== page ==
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The Underrated Skill You Really Need in all Top Professions

In today’s technologically advanced world, basic computer skills like typing are becoming necessary in most professions.

Many employers now seek a minimum typing speed of 50 words per minute simply for the sake of productivity, and around 30% of managers say they wouldn’t hire someone who can’t touch type.

Whatever career path you choose, typing could be the skill that sets you apart!

Top Keyboard-Intensive Professions

You might be surprised at how much time people in major professions spend hitting the keys, even when their job technically has nothing to do with computers:

Physician

According to a study recently published in the Annals of Internal Medicine, nearly half of a doctor’s day is now spent typing information into electronic medical records or doing other administrative work. They spend more time documenting what they find than examining patients.

Writer or Journalist

Most journalists and writers spend the majority of their day (long days…) typing up stories, researching online, and using their computers to find, process, and generate information. For them, touch typing ability and speed are especially critical.

Computer Programmer

Figuring out how to solve problems is a key part of this position. The solution always involves pounding out hundreds or thousands of lines of code. Then debug those and repeat. Programmers are especially notorious for marathon keyboard sessions, spending 6-8 hours a day or longer at the keyboard.

Web Developer

Whether manipulating graphics with design software, coding the HTML and JavaScript that run things behind the scenes, or moving everything over 3 pixels (for the third time), a web dev’s hands are always on the keyboard. If typing speed leaves something to be desired, fewer websites are completed (and paid for).

Police Officer

For every incident or arrest police officers type up a report. Statistics show they spend about 40% of their time on such work. That’s 4 hours out of every 10-hour shift. Some officers’ primary work is “desk duty,” rather than patrolling, where they spend even more time typing.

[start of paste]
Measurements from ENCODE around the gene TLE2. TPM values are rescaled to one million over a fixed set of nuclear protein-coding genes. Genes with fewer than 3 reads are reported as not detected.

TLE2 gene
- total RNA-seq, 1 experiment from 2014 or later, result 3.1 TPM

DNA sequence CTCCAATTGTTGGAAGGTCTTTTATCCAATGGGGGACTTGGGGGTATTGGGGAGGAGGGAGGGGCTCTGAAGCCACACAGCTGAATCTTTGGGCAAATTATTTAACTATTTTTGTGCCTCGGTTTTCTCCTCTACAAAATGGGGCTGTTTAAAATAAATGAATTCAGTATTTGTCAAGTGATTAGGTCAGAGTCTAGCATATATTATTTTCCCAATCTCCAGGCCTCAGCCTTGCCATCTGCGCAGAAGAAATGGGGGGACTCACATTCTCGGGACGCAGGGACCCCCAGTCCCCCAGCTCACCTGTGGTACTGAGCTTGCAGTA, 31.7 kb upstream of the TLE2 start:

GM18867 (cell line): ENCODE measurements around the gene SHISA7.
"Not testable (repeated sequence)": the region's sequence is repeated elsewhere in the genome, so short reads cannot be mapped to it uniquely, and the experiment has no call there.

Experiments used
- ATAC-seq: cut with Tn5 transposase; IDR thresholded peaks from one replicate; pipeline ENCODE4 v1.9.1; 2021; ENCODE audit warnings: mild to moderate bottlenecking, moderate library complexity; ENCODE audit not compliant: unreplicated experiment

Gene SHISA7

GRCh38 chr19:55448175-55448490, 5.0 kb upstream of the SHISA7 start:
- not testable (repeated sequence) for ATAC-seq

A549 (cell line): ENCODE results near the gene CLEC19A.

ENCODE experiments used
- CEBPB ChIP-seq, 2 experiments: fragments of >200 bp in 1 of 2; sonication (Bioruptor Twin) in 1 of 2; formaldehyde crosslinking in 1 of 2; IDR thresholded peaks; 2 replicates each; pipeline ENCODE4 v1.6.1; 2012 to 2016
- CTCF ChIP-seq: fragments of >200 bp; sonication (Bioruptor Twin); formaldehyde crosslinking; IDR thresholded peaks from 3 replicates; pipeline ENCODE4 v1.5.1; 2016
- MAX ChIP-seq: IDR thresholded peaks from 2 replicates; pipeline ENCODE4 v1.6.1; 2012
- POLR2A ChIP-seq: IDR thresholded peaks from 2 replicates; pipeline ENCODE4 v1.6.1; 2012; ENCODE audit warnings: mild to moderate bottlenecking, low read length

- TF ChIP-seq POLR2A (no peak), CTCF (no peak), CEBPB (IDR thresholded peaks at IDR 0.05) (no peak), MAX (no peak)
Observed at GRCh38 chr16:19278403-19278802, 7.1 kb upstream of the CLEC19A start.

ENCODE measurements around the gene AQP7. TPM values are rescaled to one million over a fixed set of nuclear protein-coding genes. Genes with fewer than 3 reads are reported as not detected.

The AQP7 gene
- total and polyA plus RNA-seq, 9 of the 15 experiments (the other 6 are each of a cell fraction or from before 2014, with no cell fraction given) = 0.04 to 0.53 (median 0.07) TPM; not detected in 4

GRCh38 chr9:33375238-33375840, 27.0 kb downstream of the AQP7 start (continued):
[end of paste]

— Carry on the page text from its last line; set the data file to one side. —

Manager/CEO

Communicating with others is at the core of this job. Whether interacting with employees or building up personal networks, there’s a lot of email and typing involved.

Lawyer

For attorneys, who typically bill by the hour, the phrase time = money is especially true. Meeting with clients or going to court are the meat and potatoes of legal work, but a lot more time goes to recording client meeting notes, typing up legal briefs, and following up on email correspondence. Learn to type efficiently and cut time spent on every one of these by one third to one half.

Scientist

For scientists, it’s all about the data. That data has to be recorded, organized, analyzed, and written up for publication. Where does all of that happen? At the keyboard, of course.

Writing at the Speed of Thought

The bottom line is that touch typing allows you to type without thinking about it. You won’t be slowed down by figuring out where the next key is located. Even if you’ve developed a pretty speedy two-finger technique and don’t have to look at the keyboard much, learning the touch typing, home keys method will make you much faster.

It’s also not very hard to master. If you practice just 15 minutes a day for several weeks, your typing speed will dramatically increase. Learn to type the right way, for free, at Typing.com. Weak typing ability isn’t something to be embarrassed about; it’s something to fix!

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9 thoughts on “The Underrated Skill You Really Need in all Top Professions

  1. This Web site is a refreshing way to learn typing skills. I highly recommend that everyone becomes a member.

  2. Hi Mike,
    Your motivation in learning the art of touch typing is GREAT.
    One should learn it.

    regards,
    Arun Kumar H.M.
    World Record Holder for typing behind Laptop

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